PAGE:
But once again, Diop felt he needed to pivot. He and his wife wondered where the best place would be for their children’s education. They decided that was the U.S., but moving there presented a host of challenges. Diop’s banking experience wasn’t relevant in the U.S., and pursuing further education meant moving his family into the tight quarters of graduate housing and living off their family savings.
“We had to cut expenses and lower our living standards. That was really the most challenging part,” Diop says. “I was more concerned about just making sure that the family would be okay. I was lucky enough to have a family, a wife who believed in me.”
So Diop began his next career as an academic, ultimately obtaining a PhD in Business Administration at Penn State University. Although the PhD allows him to research, his motivation all along was to become a teacher. “That would allow me to also get closer to my kids to help them with their education,” he recalls thinking.
Now an associate professor, Diop is living what he calls “the third iteration” of his life.
A few years ago, Diop’s research reached a conclusion so surprising that he was convinced he screwed up.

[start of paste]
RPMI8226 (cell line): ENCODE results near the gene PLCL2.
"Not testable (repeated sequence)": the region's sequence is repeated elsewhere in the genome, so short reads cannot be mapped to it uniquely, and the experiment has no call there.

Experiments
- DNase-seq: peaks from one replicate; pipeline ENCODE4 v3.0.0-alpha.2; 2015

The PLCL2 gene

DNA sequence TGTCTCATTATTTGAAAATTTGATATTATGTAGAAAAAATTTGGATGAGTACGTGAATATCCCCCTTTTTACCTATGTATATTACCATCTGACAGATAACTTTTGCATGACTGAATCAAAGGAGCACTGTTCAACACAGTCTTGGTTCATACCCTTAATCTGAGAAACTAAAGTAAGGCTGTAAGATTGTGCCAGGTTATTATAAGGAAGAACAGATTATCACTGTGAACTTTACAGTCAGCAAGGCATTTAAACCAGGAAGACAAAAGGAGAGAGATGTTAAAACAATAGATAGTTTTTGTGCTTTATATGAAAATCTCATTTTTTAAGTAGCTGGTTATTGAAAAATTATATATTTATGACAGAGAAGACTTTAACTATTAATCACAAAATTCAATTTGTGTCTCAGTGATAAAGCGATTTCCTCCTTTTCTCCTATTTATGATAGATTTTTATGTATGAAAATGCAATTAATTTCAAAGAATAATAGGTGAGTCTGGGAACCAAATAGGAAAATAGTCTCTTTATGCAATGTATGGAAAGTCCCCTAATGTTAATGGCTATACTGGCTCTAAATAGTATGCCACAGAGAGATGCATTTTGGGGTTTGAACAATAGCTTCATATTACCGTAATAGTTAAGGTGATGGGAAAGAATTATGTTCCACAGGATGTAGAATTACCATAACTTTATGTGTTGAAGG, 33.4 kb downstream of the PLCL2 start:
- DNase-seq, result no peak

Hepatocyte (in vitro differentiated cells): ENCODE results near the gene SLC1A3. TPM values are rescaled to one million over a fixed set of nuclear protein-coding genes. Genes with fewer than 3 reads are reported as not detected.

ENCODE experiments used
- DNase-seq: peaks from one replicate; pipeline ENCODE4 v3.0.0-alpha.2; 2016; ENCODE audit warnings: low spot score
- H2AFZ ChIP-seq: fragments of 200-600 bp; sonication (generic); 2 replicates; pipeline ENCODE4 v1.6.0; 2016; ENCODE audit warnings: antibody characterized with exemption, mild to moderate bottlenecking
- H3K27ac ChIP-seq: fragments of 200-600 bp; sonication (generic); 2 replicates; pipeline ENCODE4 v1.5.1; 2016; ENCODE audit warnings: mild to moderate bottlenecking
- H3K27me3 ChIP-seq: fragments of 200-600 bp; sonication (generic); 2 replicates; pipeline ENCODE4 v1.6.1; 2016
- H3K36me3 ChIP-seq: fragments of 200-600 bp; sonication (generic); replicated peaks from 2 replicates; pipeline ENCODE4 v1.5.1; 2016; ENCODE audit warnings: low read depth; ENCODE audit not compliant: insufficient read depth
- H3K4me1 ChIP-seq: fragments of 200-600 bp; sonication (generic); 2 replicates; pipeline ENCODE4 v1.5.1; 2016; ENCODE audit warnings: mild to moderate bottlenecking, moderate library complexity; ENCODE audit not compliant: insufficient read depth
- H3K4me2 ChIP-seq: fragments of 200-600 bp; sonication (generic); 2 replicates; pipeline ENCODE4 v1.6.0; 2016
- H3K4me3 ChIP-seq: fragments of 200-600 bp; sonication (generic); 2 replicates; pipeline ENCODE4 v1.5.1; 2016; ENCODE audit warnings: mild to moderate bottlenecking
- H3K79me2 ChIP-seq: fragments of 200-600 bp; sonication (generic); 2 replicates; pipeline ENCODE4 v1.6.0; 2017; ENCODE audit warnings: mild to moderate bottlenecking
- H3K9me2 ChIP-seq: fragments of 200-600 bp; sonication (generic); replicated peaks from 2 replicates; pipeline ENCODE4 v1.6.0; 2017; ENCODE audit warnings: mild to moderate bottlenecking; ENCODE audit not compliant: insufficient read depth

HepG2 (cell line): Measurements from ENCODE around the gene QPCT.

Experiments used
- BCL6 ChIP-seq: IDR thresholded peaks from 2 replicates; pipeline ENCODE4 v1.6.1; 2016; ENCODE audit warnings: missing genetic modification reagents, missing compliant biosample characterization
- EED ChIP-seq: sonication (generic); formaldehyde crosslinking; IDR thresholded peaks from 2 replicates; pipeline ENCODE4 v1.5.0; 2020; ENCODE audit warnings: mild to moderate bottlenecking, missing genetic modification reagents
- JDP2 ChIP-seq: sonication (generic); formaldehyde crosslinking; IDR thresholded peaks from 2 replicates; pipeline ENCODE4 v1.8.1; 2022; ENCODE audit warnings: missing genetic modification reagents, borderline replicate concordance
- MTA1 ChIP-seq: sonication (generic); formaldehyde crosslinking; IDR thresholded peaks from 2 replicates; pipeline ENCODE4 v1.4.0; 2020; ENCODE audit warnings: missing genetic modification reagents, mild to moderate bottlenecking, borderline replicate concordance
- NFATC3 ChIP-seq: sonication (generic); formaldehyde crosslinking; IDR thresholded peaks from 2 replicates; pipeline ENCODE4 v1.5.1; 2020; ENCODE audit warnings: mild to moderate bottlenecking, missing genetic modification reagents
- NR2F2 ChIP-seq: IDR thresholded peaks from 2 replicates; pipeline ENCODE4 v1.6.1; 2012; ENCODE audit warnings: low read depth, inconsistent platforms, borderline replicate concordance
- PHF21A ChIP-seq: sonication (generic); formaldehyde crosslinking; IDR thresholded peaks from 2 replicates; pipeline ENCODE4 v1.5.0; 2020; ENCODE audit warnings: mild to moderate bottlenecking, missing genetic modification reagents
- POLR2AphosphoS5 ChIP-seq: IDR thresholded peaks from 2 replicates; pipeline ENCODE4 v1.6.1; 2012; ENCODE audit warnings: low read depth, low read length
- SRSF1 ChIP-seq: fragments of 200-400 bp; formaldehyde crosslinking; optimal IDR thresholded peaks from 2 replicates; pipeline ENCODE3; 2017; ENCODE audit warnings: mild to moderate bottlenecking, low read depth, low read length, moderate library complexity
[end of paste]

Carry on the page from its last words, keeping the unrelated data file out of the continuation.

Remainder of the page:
As marijuana legalization started to sweep the country, Diop and his colleagues examined how converting medical marijuana dispensaries to retail pot shops in Denver had affected home prices. Diop expected house values to suffer, given their proximity to what was only recently illegal narcotics. The research proved the opposite: single-family residences close to the converted marijuana shops increased in value by approximately 8%, compared to houses that were located farther away.
“The first time we saw that we said, ‘We must be wrong. It doesn’t make sense,’” Diop recalled.
Diop and his colleagues added as many controls as they could to their study, but the results remained the same. “We couldn’t kill it,” Diop says. “Now the challenge was: how do you explain it?”
His best guess: the rising home prices may reflect the gentrification of those neighborhoods, with the new marijuana stores serving the new higher-income residents.
For Diop, the finding is an example of the best kind of research.
“When you find something that’s really unexpected, it’s more interesting to report,” Diop says. “Oftentimes, I think you have some view of the world and you go test the data, and the data tells you something else.”
The research is great, but teaching is the real reason Diop does this job.
“Teaching, for me, is all about sharing knowledge – including learning from your students,” Diop says. “I really value that quite a lot, and getting to meet a lot of students and to, in a way, contribute to shaping their future.”
By teaching, he forms long-term relationships with students. Even if he doesn’t hear from them until long after they leave his classroom – if at all – he feels that connection is always there. From time to time, one of them will send him a message on LinkedIn. It’s always gratifying.
“You see the kids when they first walk into your classroom. At the end of the semester when they leave your classroom, you can tell the difference you have made,” Diop says. “There is nothing, I think, more rewarding than that.”